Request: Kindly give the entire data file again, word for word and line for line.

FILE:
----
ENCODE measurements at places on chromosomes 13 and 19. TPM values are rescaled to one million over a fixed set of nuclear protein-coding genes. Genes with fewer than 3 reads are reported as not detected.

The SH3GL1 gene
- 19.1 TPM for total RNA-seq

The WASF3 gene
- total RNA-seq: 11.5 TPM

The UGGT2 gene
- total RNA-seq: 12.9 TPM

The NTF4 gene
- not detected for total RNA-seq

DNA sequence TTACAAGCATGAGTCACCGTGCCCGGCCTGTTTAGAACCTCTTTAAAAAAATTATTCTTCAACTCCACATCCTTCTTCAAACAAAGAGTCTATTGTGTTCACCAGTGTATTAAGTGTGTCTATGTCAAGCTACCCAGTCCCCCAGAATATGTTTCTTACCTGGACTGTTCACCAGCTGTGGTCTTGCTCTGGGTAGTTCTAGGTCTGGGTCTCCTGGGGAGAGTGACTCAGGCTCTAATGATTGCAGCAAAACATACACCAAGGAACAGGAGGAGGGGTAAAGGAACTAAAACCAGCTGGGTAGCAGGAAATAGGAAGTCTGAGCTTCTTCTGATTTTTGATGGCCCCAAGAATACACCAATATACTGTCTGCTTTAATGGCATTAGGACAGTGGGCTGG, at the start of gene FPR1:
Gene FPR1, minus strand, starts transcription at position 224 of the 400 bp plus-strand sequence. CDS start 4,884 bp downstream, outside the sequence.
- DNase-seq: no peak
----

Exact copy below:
ENCODE measurements at places on chromosomes 13 and 19. TPM values are rescaled to one million over a fixed set of nuclear protein-coding genes. Genes with fewer than 3 reads are reported as not detected.

The SH3GL1 gene
- 19.1 TPM for total RNA-seq

The WASF3 gene
- total RNA-seq: 11.5 TPM

The UGGT2 gene
- total RNA-seq: 12.9 TPM

The NTF4 gene
- not detected for total RNA-seq

DNA sequence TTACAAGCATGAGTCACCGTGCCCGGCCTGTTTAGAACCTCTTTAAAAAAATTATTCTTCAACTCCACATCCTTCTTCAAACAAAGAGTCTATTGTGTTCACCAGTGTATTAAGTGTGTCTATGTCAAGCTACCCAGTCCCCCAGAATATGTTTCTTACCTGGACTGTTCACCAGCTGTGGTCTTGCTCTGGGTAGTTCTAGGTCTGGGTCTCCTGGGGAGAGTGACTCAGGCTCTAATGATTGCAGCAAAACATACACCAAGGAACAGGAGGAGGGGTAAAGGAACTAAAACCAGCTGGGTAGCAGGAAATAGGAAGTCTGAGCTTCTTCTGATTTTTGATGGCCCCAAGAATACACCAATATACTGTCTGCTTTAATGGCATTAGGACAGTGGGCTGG, at the start of gene FPR1:
Gene FPR1, minus strand, starts transcription at position 224 of the 400 bp plus-strand sequence. CDS start 4,884 bp downstream, outside the sequence.
- DNase-seq: no peak